Cook Children’s nephrologist Randa Razzouk, M.D. was Abigail’s kidney doctor at the time. Dr. Razzouk sent Abigail to the Immunology Clinic, where Dr. Chaimowitz diagnosed an antibody deficiency. Abigail started on infusion therapy in January 2023. From her dorm room at Texas Tech University in Lubbock, she would insert the needle and then study or watch a movie while the medicine entered her stomach tissue.
She saw improvement after about the third or fourth week of infusions.
“After a while, I started noticing, “Wow, I haven’t been sick!’ That was a big difference.”
With more energy to devote to her classes, the biochemistry major made the President’s Honor List in the spring semester.
She continues to visit with Dr. Chaimowitz every three months or so via virtual appointments, which means no need to commute from Lubbock or her family’s home in Seymour, almost a three-hour drive from Fort Worth.
Landon Clayton was born with cystic fibrosis (CF), which affects the lungs, digestive system and other organs. From about age 3, he began getting sick more often than typical for people with CF.
“He kept getting sick, and it was horrible,” said mom Jessica Clayton. “He would have a good one or two weeks and then it would start again.”
His parents held him out of preschool because of the constant cycle of sickness.
“It was frustrating,” Jessica said. “My child shouldn’t be this sick and be on this many antibiotics and steroids. I know other CF kids, and this is not how they live.”
Landon came to Cook Children’s in 2022 under the care of Karen Schultz, M.D., medical director of Pulmonology Services. Dr. Schultz referred him to the Immunology Clinic, where Dr. Chaimowitz made a preliminary diagnosis of antibody deficiency.
Jessica remembers feeling a sense of relief and hope.
“That appointment was probably the best I ever felt after leaving a doctor’s appointment,” she said.
The official diagnosis came about a month later when blood tests showed that Landon had barely any immune response to a recent pneumonia vaccine. He started infusion therapy in November.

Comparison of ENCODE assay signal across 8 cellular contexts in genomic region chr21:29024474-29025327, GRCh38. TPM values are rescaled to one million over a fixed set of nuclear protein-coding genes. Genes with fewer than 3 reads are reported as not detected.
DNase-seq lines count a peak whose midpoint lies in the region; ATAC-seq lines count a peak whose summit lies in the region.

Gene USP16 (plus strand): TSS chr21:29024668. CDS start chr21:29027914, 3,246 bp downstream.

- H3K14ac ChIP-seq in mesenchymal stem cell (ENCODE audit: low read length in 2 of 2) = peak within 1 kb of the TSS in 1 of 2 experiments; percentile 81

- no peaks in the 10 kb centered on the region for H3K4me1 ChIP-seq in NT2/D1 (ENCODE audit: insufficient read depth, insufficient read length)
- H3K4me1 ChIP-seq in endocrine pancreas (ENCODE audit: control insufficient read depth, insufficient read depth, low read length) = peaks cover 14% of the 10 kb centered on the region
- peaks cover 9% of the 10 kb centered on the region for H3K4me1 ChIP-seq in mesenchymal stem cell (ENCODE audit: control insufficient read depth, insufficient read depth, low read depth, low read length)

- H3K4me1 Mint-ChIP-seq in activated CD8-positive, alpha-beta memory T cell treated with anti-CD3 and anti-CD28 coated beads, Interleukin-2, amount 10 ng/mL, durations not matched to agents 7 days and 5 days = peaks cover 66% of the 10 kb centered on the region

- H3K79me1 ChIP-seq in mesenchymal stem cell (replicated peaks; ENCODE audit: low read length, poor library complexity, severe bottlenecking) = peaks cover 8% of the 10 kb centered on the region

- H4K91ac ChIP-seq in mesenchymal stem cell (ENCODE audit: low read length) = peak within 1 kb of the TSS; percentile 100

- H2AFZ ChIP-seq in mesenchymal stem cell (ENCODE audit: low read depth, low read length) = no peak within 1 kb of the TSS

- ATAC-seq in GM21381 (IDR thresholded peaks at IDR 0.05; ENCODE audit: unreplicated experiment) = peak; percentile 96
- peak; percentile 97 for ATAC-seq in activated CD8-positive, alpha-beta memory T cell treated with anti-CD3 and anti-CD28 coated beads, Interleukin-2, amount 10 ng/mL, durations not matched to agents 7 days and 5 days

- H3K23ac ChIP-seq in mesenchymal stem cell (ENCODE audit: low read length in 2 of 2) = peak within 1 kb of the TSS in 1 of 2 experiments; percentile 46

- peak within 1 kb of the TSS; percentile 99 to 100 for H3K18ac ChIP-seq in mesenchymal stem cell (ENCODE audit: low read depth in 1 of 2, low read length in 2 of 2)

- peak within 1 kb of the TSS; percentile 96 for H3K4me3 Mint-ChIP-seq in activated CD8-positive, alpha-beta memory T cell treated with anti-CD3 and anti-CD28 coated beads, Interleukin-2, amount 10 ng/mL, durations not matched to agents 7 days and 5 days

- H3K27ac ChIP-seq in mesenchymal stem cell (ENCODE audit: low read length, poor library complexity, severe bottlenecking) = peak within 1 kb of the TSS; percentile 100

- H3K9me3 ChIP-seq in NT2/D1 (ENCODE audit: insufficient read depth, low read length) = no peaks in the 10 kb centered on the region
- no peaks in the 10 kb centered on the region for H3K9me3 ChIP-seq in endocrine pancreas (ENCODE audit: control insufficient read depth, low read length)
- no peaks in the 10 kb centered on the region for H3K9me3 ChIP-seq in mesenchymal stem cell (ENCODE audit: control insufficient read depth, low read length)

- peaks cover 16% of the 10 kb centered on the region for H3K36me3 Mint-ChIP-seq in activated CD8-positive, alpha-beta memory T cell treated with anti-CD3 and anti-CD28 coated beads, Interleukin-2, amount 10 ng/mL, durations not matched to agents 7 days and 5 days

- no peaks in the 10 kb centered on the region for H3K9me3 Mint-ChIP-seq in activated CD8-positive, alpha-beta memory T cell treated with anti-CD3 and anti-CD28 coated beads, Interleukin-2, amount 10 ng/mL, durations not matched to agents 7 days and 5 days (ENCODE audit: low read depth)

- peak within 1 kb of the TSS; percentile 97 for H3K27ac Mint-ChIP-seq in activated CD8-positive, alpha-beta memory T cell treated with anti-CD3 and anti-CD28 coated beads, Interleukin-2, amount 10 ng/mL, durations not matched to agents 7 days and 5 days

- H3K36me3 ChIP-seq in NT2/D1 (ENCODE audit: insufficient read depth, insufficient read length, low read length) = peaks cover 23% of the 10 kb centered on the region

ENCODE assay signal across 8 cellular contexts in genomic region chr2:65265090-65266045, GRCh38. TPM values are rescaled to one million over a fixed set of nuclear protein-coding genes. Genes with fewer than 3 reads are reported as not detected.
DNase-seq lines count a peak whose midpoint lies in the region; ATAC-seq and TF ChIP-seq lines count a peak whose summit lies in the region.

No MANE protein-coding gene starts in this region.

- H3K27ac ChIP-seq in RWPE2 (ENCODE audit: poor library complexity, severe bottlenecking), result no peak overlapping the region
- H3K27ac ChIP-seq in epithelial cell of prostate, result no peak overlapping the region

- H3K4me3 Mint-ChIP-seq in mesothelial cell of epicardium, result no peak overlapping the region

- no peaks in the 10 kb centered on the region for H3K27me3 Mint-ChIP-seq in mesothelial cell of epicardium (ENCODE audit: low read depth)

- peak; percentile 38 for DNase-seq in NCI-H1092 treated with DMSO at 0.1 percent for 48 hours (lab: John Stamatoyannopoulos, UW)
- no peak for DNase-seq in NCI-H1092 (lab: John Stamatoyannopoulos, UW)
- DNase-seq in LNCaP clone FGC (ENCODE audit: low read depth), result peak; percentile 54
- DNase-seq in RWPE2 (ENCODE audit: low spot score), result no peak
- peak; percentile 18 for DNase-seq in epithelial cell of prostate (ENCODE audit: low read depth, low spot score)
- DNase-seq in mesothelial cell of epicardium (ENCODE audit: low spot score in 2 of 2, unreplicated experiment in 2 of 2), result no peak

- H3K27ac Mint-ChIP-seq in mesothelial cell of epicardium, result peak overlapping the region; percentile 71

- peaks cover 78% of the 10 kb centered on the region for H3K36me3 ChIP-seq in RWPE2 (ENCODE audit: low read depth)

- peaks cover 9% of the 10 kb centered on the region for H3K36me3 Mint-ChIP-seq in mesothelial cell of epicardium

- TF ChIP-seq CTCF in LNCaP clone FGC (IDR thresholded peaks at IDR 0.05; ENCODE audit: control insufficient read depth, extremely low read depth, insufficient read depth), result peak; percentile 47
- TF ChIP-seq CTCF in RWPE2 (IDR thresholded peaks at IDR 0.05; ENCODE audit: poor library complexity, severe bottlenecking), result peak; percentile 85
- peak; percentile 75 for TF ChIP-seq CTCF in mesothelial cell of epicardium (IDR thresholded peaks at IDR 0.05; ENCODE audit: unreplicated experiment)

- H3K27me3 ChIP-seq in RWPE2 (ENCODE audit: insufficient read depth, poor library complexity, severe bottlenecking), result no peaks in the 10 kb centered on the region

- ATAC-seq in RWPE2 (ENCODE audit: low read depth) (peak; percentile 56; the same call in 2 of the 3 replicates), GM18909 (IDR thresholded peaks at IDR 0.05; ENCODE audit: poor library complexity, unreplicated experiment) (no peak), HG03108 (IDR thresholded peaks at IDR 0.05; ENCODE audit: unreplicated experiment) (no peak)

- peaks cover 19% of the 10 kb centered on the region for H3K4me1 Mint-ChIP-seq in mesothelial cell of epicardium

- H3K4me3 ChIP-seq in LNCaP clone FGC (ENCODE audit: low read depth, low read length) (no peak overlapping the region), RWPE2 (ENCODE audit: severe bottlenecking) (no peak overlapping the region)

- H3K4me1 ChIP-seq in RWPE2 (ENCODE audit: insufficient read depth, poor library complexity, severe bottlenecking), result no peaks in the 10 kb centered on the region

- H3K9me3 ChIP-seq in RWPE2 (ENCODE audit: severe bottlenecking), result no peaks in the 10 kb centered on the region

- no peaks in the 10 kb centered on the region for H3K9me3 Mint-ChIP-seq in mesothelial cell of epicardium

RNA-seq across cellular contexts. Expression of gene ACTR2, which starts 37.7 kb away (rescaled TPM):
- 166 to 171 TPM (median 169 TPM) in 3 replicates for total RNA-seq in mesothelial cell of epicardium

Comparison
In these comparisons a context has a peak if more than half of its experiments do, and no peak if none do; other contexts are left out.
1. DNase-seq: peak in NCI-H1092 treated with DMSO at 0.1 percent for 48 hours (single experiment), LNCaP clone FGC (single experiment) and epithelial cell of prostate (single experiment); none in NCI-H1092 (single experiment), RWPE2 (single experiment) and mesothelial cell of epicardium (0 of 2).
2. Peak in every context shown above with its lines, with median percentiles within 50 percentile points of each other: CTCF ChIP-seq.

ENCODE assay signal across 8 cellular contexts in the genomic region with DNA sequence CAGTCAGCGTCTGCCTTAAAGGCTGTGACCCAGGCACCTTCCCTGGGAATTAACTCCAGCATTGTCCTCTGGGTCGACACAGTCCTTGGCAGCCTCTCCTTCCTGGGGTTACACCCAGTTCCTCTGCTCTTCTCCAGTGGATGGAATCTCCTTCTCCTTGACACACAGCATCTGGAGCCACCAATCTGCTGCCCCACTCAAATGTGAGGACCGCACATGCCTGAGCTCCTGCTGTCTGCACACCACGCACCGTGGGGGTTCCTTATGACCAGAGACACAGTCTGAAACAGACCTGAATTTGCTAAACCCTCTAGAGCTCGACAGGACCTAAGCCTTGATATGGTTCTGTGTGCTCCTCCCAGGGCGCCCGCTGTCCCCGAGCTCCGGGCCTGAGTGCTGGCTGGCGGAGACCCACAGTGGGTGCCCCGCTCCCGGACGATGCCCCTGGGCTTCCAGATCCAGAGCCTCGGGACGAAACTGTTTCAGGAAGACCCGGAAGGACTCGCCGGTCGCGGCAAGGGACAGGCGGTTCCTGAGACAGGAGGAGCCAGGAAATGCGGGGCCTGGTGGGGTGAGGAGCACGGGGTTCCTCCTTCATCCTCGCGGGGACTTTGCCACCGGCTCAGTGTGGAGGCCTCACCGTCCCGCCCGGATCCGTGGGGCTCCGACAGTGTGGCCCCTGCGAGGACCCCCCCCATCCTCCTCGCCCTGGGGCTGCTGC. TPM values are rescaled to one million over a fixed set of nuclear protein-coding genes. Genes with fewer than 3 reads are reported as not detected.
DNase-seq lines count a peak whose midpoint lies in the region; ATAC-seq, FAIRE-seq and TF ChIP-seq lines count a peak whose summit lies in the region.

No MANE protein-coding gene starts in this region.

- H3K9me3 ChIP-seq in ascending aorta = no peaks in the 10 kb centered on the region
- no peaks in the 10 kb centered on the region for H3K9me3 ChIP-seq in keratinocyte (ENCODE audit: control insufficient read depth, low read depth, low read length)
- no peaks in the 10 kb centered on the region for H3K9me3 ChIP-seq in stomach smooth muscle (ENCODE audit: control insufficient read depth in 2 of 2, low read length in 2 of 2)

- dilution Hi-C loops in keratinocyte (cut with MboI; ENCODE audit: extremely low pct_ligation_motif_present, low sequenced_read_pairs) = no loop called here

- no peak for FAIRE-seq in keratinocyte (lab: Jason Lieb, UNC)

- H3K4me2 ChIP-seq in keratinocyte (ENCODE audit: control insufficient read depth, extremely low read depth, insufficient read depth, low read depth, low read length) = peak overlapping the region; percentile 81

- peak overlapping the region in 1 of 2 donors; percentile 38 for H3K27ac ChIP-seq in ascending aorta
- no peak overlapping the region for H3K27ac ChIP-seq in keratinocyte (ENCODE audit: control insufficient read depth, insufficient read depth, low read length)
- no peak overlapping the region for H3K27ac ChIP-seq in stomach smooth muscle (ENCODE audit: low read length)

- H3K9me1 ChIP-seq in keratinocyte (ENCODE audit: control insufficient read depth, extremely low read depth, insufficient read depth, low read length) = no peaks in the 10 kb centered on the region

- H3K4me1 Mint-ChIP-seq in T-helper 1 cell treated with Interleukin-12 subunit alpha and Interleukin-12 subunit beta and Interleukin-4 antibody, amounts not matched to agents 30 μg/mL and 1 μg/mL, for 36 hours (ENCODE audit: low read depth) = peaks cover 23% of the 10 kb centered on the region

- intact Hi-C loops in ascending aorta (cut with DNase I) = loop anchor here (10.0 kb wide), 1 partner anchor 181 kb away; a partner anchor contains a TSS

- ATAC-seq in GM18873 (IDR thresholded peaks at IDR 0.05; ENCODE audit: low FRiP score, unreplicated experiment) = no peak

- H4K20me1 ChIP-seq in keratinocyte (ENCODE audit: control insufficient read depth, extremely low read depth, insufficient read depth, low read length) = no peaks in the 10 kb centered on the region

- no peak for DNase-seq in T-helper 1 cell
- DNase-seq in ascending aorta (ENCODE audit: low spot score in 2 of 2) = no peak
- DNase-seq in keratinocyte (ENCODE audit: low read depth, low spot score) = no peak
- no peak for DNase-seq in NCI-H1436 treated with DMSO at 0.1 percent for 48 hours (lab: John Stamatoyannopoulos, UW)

Landon does his weekly infusion at home in Wichita Falls. His mom starts by applying a cream to numb the outside of his thigh. Then she inserts a short needle and a pump delivers the drug that boosts Landon’s antibodies. The infusion takes about 50 minutes and he plays Mario Kart with his dad to pass the time.
Needles make him anxious, but his parents award him a small prize for cooperating with the process. “Not so bad,” he reports.
Jessica points out that Landon was sick so much that he missed 20 days of school in the fall of first grade. After starting the infusions, his only absences in the spring were two days out due to routine checkups. Now he has energy for his favorite hobbies: trampolines, Mario and dinosaurs.
“He’s like, ‘Mom, I can keep up with my friends now,’” Jessica said. “He can feel the difference.”
Resources and Reassurance
The Immunology Clinic provides education to patient families in an ongoing dialogue about treatment options. Dr. Chaimowitz applies her research skills to assess each patient’s unique situation against the array of more than 450 primary immune deficiency disorders. Periodic reassessment is needed, she said, because sometimes young children grow out of the condition as their immune system matures.
Dr. Chaimowitz says it’s rewarding to take even small steps that help strengthen a child’s weak immune system.
“Immune issues can present as frequent infections, severe infections or early-onset autoimmune disease,” she said. “And that when these things happen, you should at least think about the immune system.”
Dr. Chaimowitz was born in Argentina and decided early in life that she wanted to be a pediatrician. Since childhood, she was enamored with medicine and the workings of the human body. She earned her medical degree and a Ph.D. in immunology, focusing her career on primary immune disorders. Dr. Chaimowitz also enjoys spending time with her husband and three daughters, reading and crocheting.
The immunology team at Cook Children’s is dedicated to providing up-to-date therapies and clinical research for many types of disorders. We offer inpatient and outpatient consultations, diagnosis, and other services on the first floor of Dodson Specialty Clinics at 1500 Cooper Street in Fort Worth. If your child’s immune system doesn’t work properly, we can help. To schedule an appointment or find more information, call 682-303-0600 or visit Cook Children's Immunology (cookchildrens.org).